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Endometrial polyp - polyps, as a rule, are benign formations that arise from the basal layer of the endometrium (i.e., the inner layer of the uterus) due to excessive cell division. A distinctive feature of such a polyp is the presence of a “leg”, in which the vessels supplying it pass. Due to the risk of degeneration of benign endometrial polyps into malignant (in 2-3% of cases), they are subject to removal and histological examination to exclude cancer.

The causes of the endometrial polyp:

Endometrial polyp is a very common gynecological pathology, comprising from 10 to 25% in all cases and from 40 to 70% after menopause.

The causes of the polyp are diverse:

  • hormonal imbalance, especially an excess of estrogen and a lack of progesterone in the second phase of the menstrual cycle;
  • chronic inflammatory process in the uterus, its cervix or appendages;
  • endometriosis;
  • diseases of the adrenal gland, pancreas (diabetes mellitus);
  • prolonged use of glucocorticosteroids or sex hormones;
  • obesity, hypertension - increase the risk of developing polyps by 10 times;
  • frequent abortions, miscarriages, curettage;
  • incomplete removal of the placenta after childbirth or abortion (placental polyp);
  • surgical interventions on the uterus and ovaries;
  • long standing intrauterine device
  • and many others.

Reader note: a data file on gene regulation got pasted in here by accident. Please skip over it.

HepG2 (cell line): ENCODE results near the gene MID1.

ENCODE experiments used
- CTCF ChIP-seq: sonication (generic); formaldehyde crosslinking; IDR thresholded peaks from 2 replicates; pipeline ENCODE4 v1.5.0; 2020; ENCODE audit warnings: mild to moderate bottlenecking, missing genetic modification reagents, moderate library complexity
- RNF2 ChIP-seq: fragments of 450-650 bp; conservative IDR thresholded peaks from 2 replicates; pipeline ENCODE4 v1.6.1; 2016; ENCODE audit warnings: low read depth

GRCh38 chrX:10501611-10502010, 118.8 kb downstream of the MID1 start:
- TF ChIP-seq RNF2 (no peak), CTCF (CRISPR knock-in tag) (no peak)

Diagnostics

The easiest way to diagnose a polyp is an ultrasound of the pelvic organs, in which the size and location of the polyps are clearly visible. More complex and expensive diagnostic methods (MRI) are resorted to only in complex diagnostic cases. Also use diagnostic hysteroscopy, which allows you to simultaneously diagnose and remove the polyp.

Treatment

Since the endometrial polyp is a pathological formation, surgical methods of treatment are preferred:

  • Diagnostic curettage of the uterus
  • Diagnostic hysteroscopy, hysteroresectoscopy - have undeniable advantages over curettage, because it provides a good visualization of the uterine cavity, while curettage is performed “blindly” and there is a risk of polyps recurrence.
  • Laser polypectomy:

To date, the most gentle and effective removal of polyps is laser polypectomy (laser removal of polyps from the uterus). The procedure is performed using a holmium laser under the control of hysteroscopy. The holmium laser is the first and only of its kind. Its peculiarity lies in the localization of the point, a slight lesion of the surrounding tissues (penetration is 0.4 mm).

It works on a pulse basis, so it does not leave burns. This is a great device for working with biological tissues. Remote endometrial polyp, if laser treatment is performed, does not leave scars. An important feature is the complete removal of the polyp leg, which dramatically reduces the risk of relapse.